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Only a third of women in their 60s undergo all NHS cancer screenings

Take-up is especially low among smokers and the unemployed

Only a third of women in their 60s take up all the free cancer screenings offered by the NHS, researchers have found.

In England, women are invited for screening for three types of cancer concurrently in their 60s: for the last cervical screen before they exit the programme, for breast screening every three years, and for bowel screening every two years.

This means that an average woman aged 60 can expect to receive five or six cancer screening invitations by the time she turns 65.

However, the study by King’s and Queen Mary University of London of just over 3,000 eligible women found just 35% took part in all three screening programmes; 37% participated in two programmes; 17% accessed one type of screening; and 10% were not screened at all.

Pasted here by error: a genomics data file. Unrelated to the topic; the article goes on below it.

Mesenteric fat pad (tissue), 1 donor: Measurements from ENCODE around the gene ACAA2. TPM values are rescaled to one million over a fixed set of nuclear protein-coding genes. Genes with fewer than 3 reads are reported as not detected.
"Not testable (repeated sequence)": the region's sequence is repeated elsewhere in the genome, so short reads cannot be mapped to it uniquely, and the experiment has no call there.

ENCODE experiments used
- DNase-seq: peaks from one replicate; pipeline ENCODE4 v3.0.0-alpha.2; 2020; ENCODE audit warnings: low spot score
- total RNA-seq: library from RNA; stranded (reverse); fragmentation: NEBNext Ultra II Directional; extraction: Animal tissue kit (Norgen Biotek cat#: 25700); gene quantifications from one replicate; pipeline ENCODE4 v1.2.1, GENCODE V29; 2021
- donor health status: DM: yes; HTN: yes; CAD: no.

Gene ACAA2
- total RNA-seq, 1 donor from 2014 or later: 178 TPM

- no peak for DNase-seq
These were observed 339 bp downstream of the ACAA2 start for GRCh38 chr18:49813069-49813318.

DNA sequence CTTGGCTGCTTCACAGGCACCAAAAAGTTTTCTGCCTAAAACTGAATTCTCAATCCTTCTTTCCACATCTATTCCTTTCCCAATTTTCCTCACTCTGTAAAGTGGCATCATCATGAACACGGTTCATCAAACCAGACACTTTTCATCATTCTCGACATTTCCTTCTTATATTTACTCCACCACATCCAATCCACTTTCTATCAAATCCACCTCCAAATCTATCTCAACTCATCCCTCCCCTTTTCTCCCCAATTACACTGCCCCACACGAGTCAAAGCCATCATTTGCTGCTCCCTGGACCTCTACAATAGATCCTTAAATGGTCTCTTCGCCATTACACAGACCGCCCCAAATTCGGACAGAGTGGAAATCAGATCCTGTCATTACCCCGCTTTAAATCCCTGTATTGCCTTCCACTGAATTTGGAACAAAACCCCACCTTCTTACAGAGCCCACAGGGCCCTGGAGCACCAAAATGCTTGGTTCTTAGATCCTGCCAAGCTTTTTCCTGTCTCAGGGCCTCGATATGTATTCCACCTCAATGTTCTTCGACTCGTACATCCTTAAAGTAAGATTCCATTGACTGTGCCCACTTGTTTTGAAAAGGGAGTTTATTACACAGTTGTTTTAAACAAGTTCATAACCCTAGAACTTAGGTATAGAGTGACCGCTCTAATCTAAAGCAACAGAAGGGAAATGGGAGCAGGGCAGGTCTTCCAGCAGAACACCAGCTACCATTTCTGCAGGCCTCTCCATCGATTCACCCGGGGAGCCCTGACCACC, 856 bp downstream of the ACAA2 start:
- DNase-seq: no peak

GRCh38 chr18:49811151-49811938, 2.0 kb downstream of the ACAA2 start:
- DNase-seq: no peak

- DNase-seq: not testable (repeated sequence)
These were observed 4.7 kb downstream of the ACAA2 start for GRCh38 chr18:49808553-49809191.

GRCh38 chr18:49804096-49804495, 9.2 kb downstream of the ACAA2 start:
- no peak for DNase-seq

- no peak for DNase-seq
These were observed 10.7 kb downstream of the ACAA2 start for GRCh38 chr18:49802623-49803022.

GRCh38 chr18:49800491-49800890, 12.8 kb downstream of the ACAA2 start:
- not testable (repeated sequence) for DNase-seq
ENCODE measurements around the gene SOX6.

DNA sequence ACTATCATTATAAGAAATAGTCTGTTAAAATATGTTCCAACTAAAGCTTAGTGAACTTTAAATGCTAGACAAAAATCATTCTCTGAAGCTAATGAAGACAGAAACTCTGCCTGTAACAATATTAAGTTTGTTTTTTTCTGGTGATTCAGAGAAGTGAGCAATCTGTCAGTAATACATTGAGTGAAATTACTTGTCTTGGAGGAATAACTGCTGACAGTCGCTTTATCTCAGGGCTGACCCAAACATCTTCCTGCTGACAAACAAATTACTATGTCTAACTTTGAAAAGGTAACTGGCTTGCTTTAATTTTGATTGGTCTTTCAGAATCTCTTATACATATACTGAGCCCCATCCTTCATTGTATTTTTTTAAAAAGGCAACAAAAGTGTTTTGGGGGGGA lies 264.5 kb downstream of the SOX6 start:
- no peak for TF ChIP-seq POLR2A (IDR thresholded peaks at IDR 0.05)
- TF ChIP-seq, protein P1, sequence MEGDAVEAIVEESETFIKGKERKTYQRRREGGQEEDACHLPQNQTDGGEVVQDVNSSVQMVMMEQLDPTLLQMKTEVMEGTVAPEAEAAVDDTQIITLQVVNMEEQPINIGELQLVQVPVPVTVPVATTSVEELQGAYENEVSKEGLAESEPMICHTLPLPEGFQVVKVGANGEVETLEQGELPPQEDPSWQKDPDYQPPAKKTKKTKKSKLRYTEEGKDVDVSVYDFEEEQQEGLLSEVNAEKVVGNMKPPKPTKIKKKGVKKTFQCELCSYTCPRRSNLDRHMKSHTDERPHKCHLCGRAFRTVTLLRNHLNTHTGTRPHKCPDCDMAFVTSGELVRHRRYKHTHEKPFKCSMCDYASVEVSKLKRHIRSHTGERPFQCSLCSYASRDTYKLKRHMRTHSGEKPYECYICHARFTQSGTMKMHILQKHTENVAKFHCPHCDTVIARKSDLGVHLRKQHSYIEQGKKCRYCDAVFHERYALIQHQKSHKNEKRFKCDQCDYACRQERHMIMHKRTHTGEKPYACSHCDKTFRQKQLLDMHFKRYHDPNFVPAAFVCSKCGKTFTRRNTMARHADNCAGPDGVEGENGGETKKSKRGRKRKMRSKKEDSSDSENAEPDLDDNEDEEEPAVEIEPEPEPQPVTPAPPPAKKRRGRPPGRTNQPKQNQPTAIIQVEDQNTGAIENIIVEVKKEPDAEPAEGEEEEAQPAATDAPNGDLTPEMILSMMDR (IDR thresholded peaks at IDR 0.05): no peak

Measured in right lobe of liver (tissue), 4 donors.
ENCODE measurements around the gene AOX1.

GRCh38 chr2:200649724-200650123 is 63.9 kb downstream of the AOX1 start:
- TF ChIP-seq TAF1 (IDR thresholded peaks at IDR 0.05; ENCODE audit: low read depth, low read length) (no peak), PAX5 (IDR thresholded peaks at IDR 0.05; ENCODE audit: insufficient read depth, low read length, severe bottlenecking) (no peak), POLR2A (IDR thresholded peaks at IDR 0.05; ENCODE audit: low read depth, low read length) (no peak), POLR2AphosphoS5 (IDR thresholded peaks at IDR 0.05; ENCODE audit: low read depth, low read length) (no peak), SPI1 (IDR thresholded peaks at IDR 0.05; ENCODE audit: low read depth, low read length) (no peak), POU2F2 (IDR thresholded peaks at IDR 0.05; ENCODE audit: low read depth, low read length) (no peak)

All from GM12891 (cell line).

They also found that general practices with a higher proportion of unemployed patients and a higher number of smokers had a lower rate of take-up of all three screening programmes.

Conversely, take-up was more frequent among practices in areas of less deprivation, with a higher proportion of women with caring duties, those with long-term health conditions, and those with a high level of patient satisfaction with the practice itself.

Dr Matejka Rebolj from King’s said that in order to lower the chances of dying from certain cancers, it is important for the population to attend all offered screening programmes.

“It is crucial for us to look at the take-up rates in certain areas and in certain practices and address women’s preferences for future screening programmes,” Rebolj advised. “We need to understand and target specifically those women who obtain some screening, but decide not to take up all the life-saving screening that is offered to them by the NHS.”

Senior author Professor Stephen Duffy, from Queen Mary University of London, added that since most women had at least one form of screening, there isn’t an objection to screening as a whole.

“However, individuals find some screening procedures less acceptable than others, so the key to improving participation is making the screening experience better,” he said.